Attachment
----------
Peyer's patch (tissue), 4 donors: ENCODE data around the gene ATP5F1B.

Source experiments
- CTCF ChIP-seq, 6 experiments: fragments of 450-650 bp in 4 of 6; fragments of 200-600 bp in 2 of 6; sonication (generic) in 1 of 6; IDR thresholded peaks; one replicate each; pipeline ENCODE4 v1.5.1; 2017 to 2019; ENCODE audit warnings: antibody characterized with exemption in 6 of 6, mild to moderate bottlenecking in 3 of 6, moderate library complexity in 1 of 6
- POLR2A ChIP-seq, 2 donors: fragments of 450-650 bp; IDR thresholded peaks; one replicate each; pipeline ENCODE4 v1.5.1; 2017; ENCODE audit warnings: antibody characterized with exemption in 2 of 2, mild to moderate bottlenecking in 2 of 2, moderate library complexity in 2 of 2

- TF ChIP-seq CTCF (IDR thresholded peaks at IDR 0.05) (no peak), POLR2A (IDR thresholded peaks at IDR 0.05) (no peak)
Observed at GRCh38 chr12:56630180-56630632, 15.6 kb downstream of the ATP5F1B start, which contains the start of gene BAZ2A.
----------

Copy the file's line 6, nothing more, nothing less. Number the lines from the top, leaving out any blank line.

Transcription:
Observed at GRCh38 chr12:56630180-56630632, 15.6 kb downstream of the ATP5F1B start, which contains the start of gene BAZ2A.